As Mac Pro stagnates, PC workstations muscle ahead

As Mac Pro stagnates, PC workstations muscle ahead:

Out of gas, for now.

Aurich Lawson / Thinkstock

Like many Mac-based creative professionals, I followed this year's WWDC keynote anxiously, awaiting the "one more thing" that never came: an E5 Xeon refresh of the Mac Pro line. Its absence was brutally disappointing; thankfully, Tim Cook broke his vow of secrecy to reassure us that a new Mac Pro will arrive in 2013. But for filmmakers compressing hours of 4K footage or school labs in need of new Maya machines, that’s a long time to wait—perhaps too long. Since I was also in the market for a machine to help out with my V-Ray renders, I decided that the time had come to evaluate my alternatives. The current Westmere-based Mac Pro line is definitely out of sync with what’s available elsewhere, and it is no longer competitive from a price-to-power standpoint.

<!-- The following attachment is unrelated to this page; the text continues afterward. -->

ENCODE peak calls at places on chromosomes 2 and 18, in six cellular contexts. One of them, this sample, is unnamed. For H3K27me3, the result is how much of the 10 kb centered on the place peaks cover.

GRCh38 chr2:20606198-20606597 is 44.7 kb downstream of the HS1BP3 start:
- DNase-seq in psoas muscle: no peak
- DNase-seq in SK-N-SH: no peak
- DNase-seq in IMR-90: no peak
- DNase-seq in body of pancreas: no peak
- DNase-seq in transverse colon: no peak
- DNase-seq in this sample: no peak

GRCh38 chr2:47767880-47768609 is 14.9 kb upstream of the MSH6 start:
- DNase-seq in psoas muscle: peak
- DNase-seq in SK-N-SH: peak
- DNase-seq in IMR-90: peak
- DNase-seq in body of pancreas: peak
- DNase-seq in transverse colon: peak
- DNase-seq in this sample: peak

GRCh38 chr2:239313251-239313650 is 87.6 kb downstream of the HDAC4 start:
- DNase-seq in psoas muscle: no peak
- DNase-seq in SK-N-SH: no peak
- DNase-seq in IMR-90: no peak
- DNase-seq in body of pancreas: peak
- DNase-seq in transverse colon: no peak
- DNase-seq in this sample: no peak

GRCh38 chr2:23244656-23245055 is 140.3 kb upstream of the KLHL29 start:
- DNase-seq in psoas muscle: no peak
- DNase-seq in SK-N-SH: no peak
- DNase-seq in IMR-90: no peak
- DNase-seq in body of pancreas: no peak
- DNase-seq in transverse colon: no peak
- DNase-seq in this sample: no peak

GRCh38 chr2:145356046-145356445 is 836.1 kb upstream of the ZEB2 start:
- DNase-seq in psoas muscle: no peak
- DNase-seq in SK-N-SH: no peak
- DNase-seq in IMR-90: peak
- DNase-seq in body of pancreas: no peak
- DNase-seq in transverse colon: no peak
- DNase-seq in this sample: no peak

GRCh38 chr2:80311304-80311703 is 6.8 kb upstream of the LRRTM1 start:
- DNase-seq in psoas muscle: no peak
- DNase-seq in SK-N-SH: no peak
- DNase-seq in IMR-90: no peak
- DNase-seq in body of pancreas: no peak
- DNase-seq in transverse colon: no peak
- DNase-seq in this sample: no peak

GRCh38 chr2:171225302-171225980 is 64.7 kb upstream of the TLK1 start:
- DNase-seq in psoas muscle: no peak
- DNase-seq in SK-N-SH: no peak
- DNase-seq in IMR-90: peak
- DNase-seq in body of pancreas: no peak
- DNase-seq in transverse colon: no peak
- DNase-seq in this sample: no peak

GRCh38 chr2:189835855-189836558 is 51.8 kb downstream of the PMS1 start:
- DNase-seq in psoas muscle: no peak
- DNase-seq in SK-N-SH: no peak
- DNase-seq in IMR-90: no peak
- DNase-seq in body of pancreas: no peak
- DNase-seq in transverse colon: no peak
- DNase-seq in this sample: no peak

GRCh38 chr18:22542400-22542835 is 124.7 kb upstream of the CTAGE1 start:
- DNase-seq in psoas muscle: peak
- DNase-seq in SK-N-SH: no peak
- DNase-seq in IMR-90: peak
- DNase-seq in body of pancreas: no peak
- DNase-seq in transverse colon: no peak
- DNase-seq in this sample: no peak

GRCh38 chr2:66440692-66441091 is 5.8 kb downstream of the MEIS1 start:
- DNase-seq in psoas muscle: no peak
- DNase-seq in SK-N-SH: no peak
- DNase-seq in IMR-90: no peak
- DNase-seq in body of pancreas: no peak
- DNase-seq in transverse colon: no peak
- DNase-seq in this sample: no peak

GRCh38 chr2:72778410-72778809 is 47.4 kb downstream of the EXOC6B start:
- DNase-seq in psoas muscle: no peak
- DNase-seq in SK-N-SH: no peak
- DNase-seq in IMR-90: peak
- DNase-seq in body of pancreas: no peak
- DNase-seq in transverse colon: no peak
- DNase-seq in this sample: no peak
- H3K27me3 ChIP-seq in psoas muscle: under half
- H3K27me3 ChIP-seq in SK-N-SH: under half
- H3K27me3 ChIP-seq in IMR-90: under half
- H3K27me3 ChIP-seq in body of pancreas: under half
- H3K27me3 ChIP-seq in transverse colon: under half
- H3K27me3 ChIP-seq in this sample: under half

I have heard it said that Dell, HP, and Apple split the workstation market pretty much three ways; whether or not this is true, it did seem worth taking a look at how the other big boys’ hot-rods rolled. The HP Z820 and Dell Precision T5600 are both monstrous dual-socket Intel E5-2665 Xeons clocked at 2.4GHz and, if I had to guess, I’d say that they are much like what would have replaced the dual Westmere Xeon 2.66GHz Mac Pro that I reviewed in 2010.
Of course, you can still build your own workstation, but I’m writing this for an audience who needs top-tier support and doesn’t want to chase six different companies when something goes wrong. I have my own overclocked 3930K gaming rig dual-booting Linux and Windows, but as I’ve pointed out countless times in the comments section of my Mac Pro reviews, a workstation needs to do one thing: keep working. Vendor support remains key to making this happen.
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